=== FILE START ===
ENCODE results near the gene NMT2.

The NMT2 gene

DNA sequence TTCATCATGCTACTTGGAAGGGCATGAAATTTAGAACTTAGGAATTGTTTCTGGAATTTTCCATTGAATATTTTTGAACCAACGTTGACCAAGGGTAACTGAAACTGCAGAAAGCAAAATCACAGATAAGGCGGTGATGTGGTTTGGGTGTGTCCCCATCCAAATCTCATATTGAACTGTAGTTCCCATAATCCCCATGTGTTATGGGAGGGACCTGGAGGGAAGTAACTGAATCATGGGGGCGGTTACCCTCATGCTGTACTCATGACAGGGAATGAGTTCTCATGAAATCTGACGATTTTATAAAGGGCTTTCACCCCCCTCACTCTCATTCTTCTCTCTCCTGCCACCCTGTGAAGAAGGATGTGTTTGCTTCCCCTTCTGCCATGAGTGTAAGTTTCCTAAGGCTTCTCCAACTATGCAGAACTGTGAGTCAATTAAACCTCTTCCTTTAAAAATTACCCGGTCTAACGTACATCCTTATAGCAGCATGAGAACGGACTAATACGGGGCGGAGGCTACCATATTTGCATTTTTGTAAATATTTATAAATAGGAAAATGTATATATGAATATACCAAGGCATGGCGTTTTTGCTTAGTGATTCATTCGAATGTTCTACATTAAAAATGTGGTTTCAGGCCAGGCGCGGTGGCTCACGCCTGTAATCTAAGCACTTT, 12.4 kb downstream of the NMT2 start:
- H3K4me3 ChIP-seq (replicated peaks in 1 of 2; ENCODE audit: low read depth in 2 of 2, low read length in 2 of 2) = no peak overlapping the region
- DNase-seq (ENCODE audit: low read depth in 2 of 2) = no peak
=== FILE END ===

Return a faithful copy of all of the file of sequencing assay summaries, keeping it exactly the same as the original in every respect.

ENCODE results near the gene NMT2.

The NMT2 gene

DNA sequence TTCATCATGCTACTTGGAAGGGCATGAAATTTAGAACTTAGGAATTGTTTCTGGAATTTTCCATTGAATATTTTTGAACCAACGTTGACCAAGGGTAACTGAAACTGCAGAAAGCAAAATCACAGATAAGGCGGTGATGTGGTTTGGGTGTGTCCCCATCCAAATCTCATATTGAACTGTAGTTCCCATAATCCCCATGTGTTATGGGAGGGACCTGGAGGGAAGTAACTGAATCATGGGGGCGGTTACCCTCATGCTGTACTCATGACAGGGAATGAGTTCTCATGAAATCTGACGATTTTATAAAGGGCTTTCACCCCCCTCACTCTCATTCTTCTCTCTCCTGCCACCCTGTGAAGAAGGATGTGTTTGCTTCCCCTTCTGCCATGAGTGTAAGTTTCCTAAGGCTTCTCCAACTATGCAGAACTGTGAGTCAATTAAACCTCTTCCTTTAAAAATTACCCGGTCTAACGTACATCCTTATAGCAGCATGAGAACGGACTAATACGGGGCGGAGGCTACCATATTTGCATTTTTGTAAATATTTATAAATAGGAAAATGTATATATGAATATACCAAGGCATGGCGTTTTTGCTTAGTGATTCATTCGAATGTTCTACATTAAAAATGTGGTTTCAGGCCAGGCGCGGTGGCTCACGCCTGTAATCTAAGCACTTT, 12.4 kb downstream of the NMT2 start:
- H3K4me3 ChIP-seq (replicated peaks in 1 of 2; ENCODE audit: low read depth in 2 of 2, low read length in 2 of 2) = no peak overlapping the region
- DNase-seq (ENCODE audit: low read depth in 2 of 2) = no peak